What is the Seal of Biliteracy



Adopted in 33 states and Washington DC, The Seal of Biliteracy is securing more legitimacy every year. But does it really apply to your Dual Language student? Let’s take a look.

What is The Seal of Biliteracy?

The Seal of Biliteracy is a gold seal that is added to high school transcripts or diplomas at the time of graduation. It is an accolade given to students who have gained proficiency in multiple languages throughout their schooling. The purpose is to highlight the achievement for college admissions, employers, etc.

How Does it Help Our Kids?

Without going into how great bilingualism is for the brain, let’s focus on how The Seal of Biliteracy helps kids post-graduation.

The Seal of Biliteracy is a statement to future employers and colleges that the individual is armed with skills in linguistics and cultural studies. Simply put, it takes out the guesswork and immediately shows merit in the student’s accomplishments in biliteracy.

In a country that is homogenizing everyday, these strengths are more appreciated than ever. Right now organizations know that working with people that are globally engaged is an incredible asset.

What is the Appeal for Parents?

As parents, we’re always looking for ways to help our children succeed. If we encourage our Dual Language Learners to work towards the recognition of the Seal of Biliteracy, we’re really motivating them to understand the value of diversity, language, and up-to-date knowledge related to the workforce.

Additionally, asking our kids to pursue an award of this stature could not only logistically help them in the long term, but it can also inspire them to become highly functional empathetic adults.

How to Earn The Seal of Biliteracy

The seal is awarded by schools or state districts. Each must adhere to The Seal of Biliteracy’s 6 Steps to Implementation to adopt and distribute the award.

Meanwhile, students have their own criteria to meet as set by the state. For example, in California, the prerequisites for native English speakers include:

  • Completing all English-language arts (ELA) requirements for graduation with an overall grade point average (GPA) of 2.0 or above in those classes.

  • Passing the California Assessment of Student Performance and Progress for English language arts, or any successor test, administered in grade eleven, at or above the “standard met” achievement level, or at the achievement level determined by the State Superintendent of Public Instruction (SSPI) for any successor test.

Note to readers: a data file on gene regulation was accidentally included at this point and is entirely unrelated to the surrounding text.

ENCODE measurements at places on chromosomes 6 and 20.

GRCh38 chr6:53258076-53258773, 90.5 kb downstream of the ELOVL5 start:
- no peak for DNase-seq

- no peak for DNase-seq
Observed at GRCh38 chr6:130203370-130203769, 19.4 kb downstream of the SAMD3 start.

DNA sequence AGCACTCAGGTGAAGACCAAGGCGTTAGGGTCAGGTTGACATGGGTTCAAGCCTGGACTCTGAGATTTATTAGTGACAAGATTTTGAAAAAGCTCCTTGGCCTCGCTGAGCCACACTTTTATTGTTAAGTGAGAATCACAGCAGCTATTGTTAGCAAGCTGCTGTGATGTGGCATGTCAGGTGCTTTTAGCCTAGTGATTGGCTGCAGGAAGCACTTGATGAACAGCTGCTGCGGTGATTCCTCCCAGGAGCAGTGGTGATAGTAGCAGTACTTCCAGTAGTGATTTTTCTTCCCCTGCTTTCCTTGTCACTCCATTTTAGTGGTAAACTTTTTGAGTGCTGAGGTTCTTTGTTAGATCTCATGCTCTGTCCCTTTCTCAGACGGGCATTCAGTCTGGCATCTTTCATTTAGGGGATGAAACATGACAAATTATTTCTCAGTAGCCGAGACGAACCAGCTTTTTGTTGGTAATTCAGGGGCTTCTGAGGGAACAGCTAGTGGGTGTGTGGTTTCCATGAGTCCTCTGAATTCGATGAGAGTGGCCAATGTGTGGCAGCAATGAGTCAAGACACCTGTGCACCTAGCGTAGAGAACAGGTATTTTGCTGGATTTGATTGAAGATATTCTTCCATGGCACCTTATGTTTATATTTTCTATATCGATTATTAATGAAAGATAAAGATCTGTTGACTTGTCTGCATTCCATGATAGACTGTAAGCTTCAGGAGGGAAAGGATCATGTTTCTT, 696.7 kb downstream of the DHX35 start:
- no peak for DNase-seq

• Demonstrating proficiency in one or more languages other than English through one of several methods.

Non-native English speakers must meet the above requirements as well as “Attain the level demonstrating English language proficiency on the English Language Proficiency Assessments for California (ELPAC), or any successor English language proficiency assessment, in transitional kindergarten or kindergarten through grade twelve, inclusive.” (As stated by California Department of Education).

Each participating state will have a checklist of requirements, including variations in “the types of evidence that are required to demonstrate proficiency” as noted in “The Seal of Biliteracy: Variations in Policy and Outcomes” by Kristin J. Davin and Amy J. Heineke. It’s important to familiarize yourself with your district’s policies.

The Seal of Biliteracy after Graduation

Because the initiative is relatively new (it began in California in 2008), there isn’t much post-graduation data on those who have obtained the award. However, we do know that the advantages of Dual Language Learning are unparalleled - not only for the individual student, but for the goals of increasing equality and diversity.

For example, many of today’s high school students understand and honor multiculturalism in a way that we’ve never seen before. This is excellent news for western countries facing the trend of nationalism. It means that as our DLL age, they will carry with them a respect for the global community and the rationale that their unique education has provided them.

While we don’t have much information about the direct effect of the Seal of Biliteracy, we have plenty of data that shows the virtues of mastering multiple languages, and what a rise in biliteracy means for our future. Encouraging our kids to be a part of this could lead to great things.

Critiques of the Award

Some have critiqued the Seal of Biliteracy in terms of accessibility.

The assessments available don’t include many heritage languages like Somali, Filipino, Micronesian, etc.. This might not be an issue in some states, but it’s a pretty big oversight in places like Hawaii or DC. There are measures put in place to include these languages, but they aren’t foolproof.

Although the Seal of Biliteracy isn’t perfect for all Dual Language Learners, it could be extremely beneficial to those focussing on more mainstream languages like Spanish, Chinese, or French. If you live in one of the adopting states, you may want to consider talking to your child about going for it. The edge it provides could help them for years to come.

Kathy


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